NG9-1-1 and reliability: But is it really?


Posted on: March 23, 2018 by Robert Clark

Reliability is defined as consistent performance over time. Reliability means achieving as close to 100% uptime as possible, regardless of whether hardware, software, network, human error, or natural disasters impact your systems. It is a requirement for doing business in today’s “on demand” world.

Nowhere is the need for reliability more acute than with the emergency services. Access for callers dialling 9-1-1 needs to happen 100% of the time which means that there is no room for call blocking and during a surge event that may lead to a flood of calls these need to roll over from one PSAP (Public Safety Answering Point) to another if necessary.

APCO International, the world’s oldest and largest organization of public safety communications professionals writes:

“In a next generation environment, PSAPs (Public Safety Answering Point) can transition premises-based call handling to distributed systems using ESInet connectivity to establish a robust and unified system among numerous PSAPs. This configuration enables a higher level of reliability by placing core systems at redundant hosted locations to protect operational continuity from local outages to large-scale disasters.” (APCO 43, p. 62)

Reliable ESInet design and implementation is absolutely critical to the above; as is the ability to address and accommodate future network requirements

However, Network reliability demands an understanding of a city’s unique requirements. The Next Generation Core Services (NGCS) operating on that ESInet must have state-wide awareness of the downstream entities it is servicing as they are usually realized by a network of networks.  Attempting to deliver calls to an entity that cannot receive or service them may result in dropped or unanswered calls.  When this occurs, NG9-1-1 has become unreliable.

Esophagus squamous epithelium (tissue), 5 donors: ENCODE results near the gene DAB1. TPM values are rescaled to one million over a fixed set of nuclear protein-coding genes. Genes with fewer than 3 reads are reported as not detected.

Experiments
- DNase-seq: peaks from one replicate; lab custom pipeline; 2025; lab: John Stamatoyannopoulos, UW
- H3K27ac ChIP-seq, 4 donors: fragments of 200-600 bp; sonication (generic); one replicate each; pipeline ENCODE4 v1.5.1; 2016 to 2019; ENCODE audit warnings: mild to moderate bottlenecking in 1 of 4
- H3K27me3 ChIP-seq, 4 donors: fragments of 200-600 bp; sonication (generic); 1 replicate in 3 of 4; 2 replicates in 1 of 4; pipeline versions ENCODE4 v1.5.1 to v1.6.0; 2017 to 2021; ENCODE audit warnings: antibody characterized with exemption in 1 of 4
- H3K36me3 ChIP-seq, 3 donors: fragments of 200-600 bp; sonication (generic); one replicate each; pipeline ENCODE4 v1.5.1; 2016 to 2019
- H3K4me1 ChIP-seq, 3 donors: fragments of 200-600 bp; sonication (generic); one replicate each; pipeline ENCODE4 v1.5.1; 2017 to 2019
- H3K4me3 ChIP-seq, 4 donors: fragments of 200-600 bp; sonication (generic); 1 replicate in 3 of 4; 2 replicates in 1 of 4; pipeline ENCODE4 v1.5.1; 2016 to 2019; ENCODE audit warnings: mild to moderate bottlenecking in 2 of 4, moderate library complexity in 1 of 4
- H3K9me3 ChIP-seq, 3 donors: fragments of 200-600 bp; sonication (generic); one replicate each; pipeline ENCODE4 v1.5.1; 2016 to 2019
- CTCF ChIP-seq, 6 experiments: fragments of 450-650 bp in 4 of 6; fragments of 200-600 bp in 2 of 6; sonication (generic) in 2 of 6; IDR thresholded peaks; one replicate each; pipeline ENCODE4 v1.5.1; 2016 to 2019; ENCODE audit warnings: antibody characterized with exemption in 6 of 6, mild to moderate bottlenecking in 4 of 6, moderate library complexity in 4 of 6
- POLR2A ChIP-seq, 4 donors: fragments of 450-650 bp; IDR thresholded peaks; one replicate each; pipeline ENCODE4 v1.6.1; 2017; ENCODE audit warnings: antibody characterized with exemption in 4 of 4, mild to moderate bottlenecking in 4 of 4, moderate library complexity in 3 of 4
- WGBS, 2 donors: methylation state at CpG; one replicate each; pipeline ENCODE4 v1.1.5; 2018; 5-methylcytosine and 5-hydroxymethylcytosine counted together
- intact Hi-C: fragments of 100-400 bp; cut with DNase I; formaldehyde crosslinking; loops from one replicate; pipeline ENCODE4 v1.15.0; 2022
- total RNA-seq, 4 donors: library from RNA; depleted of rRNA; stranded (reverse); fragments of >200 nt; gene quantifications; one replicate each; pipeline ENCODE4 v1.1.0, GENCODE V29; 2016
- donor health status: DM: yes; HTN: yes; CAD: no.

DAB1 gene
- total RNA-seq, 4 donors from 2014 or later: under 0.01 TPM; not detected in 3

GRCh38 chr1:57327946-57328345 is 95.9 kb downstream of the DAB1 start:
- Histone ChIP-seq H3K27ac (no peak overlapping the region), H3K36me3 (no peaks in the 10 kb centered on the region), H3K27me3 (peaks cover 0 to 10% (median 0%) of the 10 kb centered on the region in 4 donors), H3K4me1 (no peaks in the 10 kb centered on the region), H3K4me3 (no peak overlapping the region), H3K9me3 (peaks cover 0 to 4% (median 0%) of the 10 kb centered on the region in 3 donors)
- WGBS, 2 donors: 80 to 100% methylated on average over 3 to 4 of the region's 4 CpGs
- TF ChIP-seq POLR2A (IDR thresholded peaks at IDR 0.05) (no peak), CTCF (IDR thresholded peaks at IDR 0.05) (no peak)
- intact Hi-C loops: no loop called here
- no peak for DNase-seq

More emphasis must therefore be placed on fully adopting NENA i3 functional interface standards at every functional element within the NG9-1-1 ecosystem.  Using proactive notifications of service, element, and security states allows the upstream NGCS ESInet to activate policies for alternate routes to ensure 9-1-1 calls for service are always delivered, always answered.  Together with best practice ESInet design and NGCS standard interfaces, NG9-1-1 reliability can be fully realized.

As cities moves toward upgrading and expanding services to the NG9-1-1 Emergency Services network, the need to build a solution robust enough to manage the long-term expansion of the communication ecosystem is paramount. The risks from 21st century threats, such as the impact of climate change, ensuring the continuity of critical services in an emergency, and the ability to recover more quickly from service outages, will further challenge the resilience of the city’s aging infrastructure for years to come.

Transitioning from the current analog voice delivery system, through a digital transformation, to NG 9-1-1 capabilities will be driven by the deployment of an ESInet network. This next-generation IP network will serve as the enabling technology to ensure reliability and continuity of service delivery with the industry’s highest level of system performance.

 

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About Robert Clark

Vice President, NEXTGEN Solutions, Atos Public Safety
Rob Clark is a Global Public Safety and Security Migration Subject Matter Expert (SME) specializing in NG911/112 PSAP and ESInet solutions, incorporating Smart City ecosystem needs to provide a single “NGSmart” blueprint for infrastructure modernization strategies. As the Head of the NG9-1-1 GTM for North America, Rob leads the Atos Public Safety team and organizational pillars via strategic direction, solution alignment, partnerships, delivery models and total lifecycle sustainability models for Public Safety clients. Serving as the lead subject matter expert for all Atos Public Safety offerings, Rob represents the organization in North America and abroad to align core competencies with market demands, customer requirements and forward-focused innovation.

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